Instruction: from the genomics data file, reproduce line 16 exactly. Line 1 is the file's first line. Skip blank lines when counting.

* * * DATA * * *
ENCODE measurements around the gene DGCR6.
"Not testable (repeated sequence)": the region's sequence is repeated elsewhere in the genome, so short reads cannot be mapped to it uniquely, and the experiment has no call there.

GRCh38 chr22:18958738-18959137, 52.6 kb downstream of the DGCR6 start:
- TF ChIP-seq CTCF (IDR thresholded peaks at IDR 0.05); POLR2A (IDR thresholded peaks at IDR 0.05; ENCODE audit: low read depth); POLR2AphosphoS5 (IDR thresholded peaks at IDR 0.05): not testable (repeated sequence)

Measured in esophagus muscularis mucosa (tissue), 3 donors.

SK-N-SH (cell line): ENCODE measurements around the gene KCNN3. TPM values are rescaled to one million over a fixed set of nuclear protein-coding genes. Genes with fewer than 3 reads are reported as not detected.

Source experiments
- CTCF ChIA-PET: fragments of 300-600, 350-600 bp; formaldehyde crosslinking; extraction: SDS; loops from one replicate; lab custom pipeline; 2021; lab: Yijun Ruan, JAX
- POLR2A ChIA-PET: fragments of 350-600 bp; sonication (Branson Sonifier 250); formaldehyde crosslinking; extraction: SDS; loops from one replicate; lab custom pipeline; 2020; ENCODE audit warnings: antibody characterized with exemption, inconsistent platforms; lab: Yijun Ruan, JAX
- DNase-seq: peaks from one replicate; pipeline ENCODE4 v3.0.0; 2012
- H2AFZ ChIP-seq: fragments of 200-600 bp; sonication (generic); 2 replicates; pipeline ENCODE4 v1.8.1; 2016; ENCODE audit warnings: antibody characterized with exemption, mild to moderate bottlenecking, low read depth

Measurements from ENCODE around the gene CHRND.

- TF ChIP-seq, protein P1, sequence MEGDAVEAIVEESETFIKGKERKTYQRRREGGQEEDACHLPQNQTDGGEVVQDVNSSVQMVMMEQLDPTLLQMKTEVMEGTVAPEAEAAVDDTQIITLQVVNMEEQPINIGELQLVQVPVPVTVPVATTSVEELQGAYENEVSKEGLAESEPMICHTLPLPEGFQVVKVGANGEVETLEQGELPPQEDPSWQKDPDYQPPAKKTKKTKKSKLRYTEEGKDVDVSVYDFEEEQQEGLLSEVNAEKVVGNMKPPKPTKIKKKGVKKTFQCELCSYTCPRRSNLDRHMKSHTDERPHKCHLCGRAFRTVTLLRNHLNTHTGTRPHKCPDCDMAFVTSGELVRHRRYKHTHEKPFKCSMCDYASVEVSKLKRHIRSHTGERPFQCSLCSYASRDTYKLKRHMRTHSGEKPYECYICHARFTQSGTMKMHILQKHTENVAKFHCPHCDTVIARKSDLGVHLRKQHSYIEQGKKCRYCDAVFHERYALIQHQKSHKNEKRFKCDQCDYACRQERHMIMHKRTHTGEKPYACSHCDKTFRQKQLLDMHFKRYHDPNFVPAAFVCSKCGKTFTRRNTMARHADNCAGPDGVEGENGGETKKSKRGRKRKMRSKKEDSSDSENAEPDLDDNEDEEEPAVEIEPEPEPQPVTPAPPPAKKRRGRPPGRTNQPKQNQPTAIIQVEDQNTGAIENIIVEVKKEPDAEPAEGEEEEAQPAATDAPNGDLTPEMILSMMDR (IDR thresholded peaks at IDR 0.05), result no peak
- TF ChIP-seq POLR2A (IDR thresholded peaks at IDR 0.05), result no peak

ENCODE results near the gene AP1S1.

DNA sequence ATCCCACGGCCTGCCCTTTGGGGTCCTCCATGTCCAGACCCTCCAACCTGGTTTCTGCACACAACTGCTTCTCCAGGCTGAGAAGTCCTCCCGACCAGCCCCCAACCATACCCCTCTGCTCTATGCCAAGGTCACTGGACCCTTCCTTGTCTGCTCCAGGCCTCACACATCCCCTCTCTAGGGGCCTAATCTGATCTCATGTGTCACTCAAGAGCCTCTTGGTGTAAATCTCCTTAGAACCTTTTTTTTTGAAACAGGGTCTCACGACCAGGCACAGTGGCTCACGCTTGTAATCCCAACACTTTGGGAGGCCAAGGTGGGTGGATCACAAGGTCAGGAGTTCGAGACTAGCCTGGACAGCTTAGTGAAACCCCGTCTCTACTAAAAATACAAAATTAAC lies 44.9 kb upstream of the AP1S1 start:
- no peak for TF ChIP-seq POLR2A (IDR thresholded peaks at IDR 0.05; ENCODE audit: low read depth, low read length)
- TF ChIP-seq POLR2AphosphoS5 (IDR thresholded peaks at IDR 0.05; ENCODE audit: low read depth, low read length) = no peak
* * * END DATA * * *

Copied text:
DNA sequence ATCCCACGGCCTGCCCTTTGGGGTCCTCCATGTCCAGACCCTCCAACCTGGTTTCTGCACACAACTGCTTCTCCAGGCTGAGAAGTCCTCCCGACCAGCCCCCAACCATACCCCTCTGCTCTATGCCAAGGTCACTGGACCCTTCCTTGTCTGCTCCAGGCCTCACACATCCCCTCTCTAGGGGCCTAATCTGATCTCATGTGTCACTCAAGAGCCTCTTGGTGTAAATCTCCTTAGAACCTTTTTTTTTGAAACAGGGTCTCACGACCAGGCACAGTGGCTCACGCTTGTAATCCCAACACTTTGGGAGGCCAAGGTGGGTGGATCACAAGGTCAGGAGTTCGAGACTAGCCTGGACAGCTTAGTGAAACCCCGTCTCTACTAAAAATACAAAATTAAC lies 44.9 kb upstream of the AP1S1 start: